Shin Splints

If you’ve increased the level of activity you’ve been doing lately and find that you now have pain across your tibia, it is likely that you’ve developed shin splints. The sudden increase in activity is characteristic of this condition, as the bones and tissues involved will become inflamed. This condition is more common in runners and exercisers who attempt to “step it up a level” and increase their regimen.

What are shin splints?

“Shin splints” is a common name for medial tibial stress syndrome, which is an inflammation of the tissues surrounding the bones of the lower leg. Pain is usually felt along the ridge of the tibia where muscles attach to the bones. This condition is generally stimulated by the overuse of the muscles and can develop quite quickly.

How do I know if I have this condition?

Patients with this condition generally suffer from a narrow range of symptoms, making it easier to diagnose than many other foot and ankle problems. The pain associated with shin splints can vary from a dull throbbing to sharp, stabbing pains in the lower leg. Due to the inflammation of the bones and tissues, many patients experience swelling that is tender to the touch around the affected areas. These symptoms often occur during activity and at rest.

How is this condition treated?

This condition is usually mild in its appearance and rarely requires surgery. Typically, patients will see a reduction in symptoms with rest, icing, and anti-inflammatory medications like aspirin and ibuprofen. In conjunction with these treatments, Dr. Trent Timson may prescribe specific exercises and footwear designed to increase the strength and flexibility needed for your lifestyle. Orthotics and corrective shoes aid in the realignment of bones and tissues.

The recovery period for this condition may take up to 6 months depending on the severity of the problem. Patients often find that they cannot resume their normal routine during recovery as it is counterproductive to the healing process. Be sure to exercise at a lower level of intensity and gradually increase the level of activity from there, cross training with low impact activities like swimming and cycling can help to alleviate the stress on the shin.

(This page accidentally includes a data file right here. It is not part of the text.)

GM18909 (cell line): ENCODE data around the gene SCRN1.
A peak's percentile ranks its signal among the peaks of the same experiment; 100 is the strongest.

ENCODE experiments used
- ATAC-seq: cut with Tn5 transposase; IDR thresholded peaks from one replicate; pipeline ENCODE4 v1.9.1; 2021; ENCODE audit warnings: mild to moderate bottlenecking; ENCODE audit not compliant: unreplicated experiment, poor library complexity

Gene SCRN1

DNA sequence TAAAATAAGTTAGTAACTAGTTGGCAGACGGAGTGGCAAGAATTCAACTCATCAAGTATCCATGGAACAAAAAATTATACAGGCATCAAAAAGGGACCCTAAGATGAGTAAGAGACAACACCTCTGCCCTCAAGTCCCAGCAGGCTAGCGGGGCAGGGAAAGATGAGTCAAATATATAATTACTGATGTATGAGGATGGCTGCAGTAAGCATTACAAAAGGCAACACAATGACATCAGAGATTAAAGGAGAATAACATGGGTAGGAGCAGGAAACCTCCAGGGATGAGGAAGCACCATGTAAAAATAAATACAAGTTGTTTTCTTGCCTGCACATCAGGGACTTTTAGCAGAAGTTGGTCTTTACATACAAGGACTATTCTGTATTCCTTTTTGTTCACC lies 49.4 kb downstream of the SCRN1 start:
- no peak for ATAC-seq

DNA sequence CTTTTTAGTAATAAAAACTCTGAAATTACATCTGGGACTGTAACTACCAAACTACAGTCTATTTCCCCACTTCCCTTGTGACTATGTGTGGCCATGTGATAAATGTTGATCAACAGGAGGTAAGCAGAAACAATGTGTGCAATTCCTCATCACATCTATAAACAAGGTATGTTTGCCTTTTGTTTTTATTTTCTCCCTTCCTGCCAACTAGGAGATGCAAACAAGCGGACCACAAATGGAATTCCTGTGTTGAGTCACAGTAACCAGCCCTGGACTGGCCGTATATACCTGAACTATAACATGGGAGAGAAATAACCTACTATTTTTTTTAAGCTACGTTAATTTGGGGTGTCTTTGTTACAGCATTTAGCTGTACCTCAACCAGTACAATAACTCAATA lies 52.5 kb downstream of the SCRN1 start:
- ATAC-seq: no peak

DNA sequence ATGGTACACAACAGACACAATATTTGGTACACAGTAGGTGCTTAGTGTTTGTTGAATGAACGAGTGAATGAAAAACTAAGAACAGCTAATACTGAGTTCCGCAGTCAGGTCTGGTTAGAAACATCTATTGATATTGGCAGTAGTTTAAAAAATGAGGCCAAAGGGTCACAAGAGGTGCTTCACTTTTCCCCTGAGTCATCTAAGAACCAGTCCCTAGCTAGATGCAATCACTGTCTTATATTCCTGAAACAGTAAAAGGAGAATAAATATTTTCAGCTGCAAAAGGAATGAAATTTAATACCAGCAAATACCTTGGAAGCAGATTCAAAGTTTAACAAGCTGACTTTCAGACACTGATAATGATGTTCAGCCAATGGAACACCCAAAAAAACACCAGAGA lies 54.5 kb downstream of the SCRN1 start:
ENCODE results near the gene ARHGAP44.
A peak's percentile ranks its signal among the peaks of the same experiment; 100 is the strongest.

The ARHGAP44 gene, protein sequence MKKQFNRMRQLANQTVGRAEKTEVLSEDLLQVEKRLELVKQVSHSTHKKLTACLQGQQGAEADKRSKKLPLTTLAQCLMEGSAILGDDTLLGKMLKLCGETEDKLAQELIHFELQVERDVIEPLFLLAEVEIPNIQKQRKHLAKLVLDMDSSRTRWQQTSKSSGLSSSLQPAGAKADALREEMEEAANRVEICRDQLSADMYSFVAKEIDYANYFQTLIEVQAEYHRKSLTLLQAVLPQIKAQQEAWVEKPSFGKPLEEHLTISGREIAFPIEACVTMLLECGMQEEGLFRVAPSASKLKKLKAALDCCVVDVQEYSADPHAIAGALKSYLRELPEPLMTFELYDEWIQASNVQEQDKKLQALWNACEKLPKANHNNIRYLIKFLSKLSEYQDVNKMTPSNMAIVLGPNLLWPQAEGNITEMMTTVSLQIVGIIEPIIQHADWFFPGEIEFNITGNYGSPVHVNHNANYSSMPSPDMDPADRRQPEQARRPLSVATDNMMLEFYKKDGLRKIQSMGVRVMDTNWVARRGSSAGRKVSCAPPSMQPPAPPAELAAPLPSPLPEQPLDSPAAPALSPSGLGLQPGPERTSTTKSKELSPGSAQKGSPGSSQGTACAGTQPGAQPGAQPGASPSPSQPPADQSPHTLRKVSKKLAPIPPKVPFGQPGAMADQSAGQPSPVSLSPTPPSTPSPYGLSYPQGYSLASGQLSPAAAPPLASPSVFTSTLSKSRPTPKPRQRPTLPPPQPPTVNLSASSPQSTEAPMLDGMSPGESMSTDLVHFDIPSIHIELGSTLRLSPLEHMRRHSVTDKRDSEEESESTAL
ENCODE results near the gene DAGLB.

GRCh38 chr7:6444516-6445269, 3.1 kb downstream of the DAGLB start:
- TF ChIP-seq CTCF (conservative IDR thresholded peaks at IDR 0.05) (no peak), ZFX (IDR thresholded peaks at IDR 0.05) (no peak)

To reduce the amount of time it takes to recover, schedule an appointment online with Dr. Timson. Our professional staff is trained in the treatment and prevention of foot and ankle pain and will be able to diagnose the best course of action for your condition. Contact our McPherson office at 620-241-3313 with any questions you have.

How did I get shin splints?

This condition often develops as patients change their level of physical activity. While a gradual increase in workout conditions is useful for increasing strength and endurance, it is the sudden shifts in these exercises that strains the lower leg and stimulates the irritation of the tibia.

Some changes in activity that cause problems are:

  • Frequency – Increasing the number of days a week patients exercise can have a dramatic effect on the pressure sustained by the feet and ankles.
  • Duration – Traveling longer distances or for increased periods of time on a daily basis continuously damages the leg throughout the activity and does not allow for relaxation of the tissues during a period of rest.
  • Intensity – The level of exertion put forth by people in their activities directly influences the irritation caused to the tibial and surrounding tissues. Patients often experience troubles here when running against inclines or different surfaces like asphalt.

There are a few risk factors for the development of this condition that should be known. People with stress fractures, flat feet, and high arches are more likely to develop this condition as the uneven distribution of pressure on the foot causes a cascading effect of increased irritation along the surface of the shin. This can also be simulated by the use of improper and worn-out shoes.

Interested in an appointment with Dr. Timson?

McPherson Office

316 W. 4th Street
McPherson, KS 67460
P: (620) 241-3313
F: (620) 241-6967

Herington Office

1005 North B St.
Herington, KS 67449
P: (785) 258-5130
F: (785) 258-5129

Hillsboro Office

108 S. Main Street
Hillsboro, KS 67063
P: (620) 877-4305

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